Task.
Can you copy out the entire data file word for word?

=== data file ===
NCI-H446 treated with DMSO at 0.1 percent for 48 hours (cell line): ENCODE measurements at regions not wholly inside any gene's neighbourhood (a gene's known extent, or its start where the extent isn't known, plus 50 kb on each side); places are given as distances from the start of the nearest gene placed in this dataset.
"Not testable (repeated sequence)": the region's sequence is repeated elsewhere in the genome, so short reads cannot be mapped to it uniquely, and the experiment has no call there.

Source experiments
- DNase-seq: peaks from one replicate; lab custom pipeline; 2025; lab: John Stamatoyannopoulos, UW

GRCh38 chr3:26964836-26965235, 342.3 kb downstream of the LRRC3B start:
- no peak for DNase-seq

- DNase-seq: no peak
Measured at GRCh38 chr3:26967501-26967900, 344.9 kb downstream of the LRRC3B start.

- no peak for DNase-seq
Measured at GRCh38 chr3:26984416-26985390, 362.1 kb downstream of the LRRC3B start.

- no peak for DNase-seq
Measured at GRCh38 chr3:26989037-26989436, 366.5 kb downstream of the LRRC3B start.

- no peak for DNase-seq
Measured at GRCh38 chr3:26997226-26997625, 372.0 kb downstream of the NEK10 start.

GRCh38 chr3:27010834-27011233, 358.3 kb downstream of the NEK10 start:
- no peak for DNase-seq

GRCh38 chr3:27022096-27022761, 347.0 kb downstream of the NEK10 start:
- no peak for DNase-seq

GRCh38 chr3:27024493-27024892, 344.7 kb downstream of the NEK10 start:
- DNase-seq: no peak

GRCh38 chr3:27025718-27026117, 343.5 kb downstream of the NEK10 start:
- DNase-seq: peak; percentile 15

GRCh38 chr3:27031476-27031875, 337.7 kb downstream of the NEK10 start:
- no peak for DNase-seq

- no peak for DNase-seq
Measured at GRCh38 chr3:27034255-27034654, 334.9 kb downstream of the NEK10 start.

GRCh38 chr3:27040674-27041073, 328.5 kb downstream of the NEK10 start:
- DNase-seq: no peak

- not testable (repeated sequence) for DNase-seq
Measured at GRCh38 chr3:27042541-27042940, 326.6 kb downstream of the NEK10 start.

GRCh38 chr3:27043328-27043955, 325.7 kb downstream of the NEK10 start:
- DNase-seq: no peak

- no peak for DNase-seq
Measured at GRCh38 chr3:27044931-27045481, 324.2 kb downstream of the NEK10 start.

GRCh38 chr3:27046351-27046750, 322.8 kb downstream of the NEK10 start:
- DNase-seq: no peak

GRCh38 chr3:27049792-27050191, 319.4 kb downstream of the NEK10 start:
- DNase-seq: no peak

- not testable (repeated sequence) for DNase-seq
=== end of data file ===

NCI-H446 treated with DMSO at 0.1 percent for 48 hours (cell line): ENCODE measurements at regions not wholly inside any gene's neighbourhood (a gene's known extent, or its start where the extent isn't known, plus 50 kb on each side); places are given as distances from the start of the nearest gene placed in this dataset.
"Not testable (repeated sequence)": the region's sequence is repeated elsewhere in the genome, so short reads cannot be mapped to it uniquely, and the experiment has no call there.

Source experiments
- DNase-seq: peaks from one replicate; lab custom pipeline; 2025; lab: John Stamatoyannopoulos, UW

GRCh38 chr3:26964836-26965235, 342.3 kb downstream of the LRRC3B start:
- no peak for DNase-seq

- DNase-seq: no peak
Measured at GRCh38 chr3:26967501-26967900, 344.9 kb downstream of the LRRC3B start.

- no peak for DNase-seq
Measured at GRCh38 chr3:26984416-26985390, 362.1 kb downstream of the LRRC3B start.

- no peak for DNase-seq
Measured at GRCh38 chr3:26989037-26989436, 366.5 kb downstream of the LRRC3B start.

- no peak for DNase-seq
Measured at GRCh38 chr3:26997226-26997625, 372.0 kb downstream of the NEK10 start.

GRCh38 chr3:27010834-27011233, 358.3 kb downstream of the NEK10 start:
- no peak for DNase-seq

GRCh38 chr3:27022096-27022761, 347.0 kb downstream of the NEK10 start:
- no peak for DNase-seq

GRCh38 chr3:27024493-27024892, 344.7 kb downstream of the NEK10 start:
- DNase-seq: no peak

GRCh38 chr3:27025718-27026117, 343.5 kb downstream of the NEK10 start:
- DNase-seq: peak; percentile 15

GRCh38 chr3:27031476-27031875, 337.7 kb downstream of the NEK10 start:
- no peak for DNase-seq

- no peak for DNase-seq
Measured at GRCh38 chr3:27034255-27034654, 334.9 kb downstream of the NEK10 start.

GRCh38 chr3:27040674-27041073, 328.5 kb downstream of the NEK10 start:
- DNase-seq: no peak

- not testable (repeated sequence) for DNase-seq
Measured at GRCh38 chr3:27042541-27042940, 326.6 kb downstream of the NEK10 start.

GRCh38 chr3:27043328-27043955, 325.7 kb downstream of the NEK10 start:
- DNase-seq: no peak

- no peak for DNase-seq
Measured at GRCh38 chr3:27044931-27045481, 324.2 kb downstream of the NEK10 start.

GRCh38 chr3:27046351-27046750, 322.8 kb downstream of the NEK10 start:
- DNase-seq: no peak

GRCh38 chr3:27049792-27050191, 319.4 kb downstream of the NEK10 start:
- DNase-seq: no peak

- not testable (repeated sequence) for DNase-seq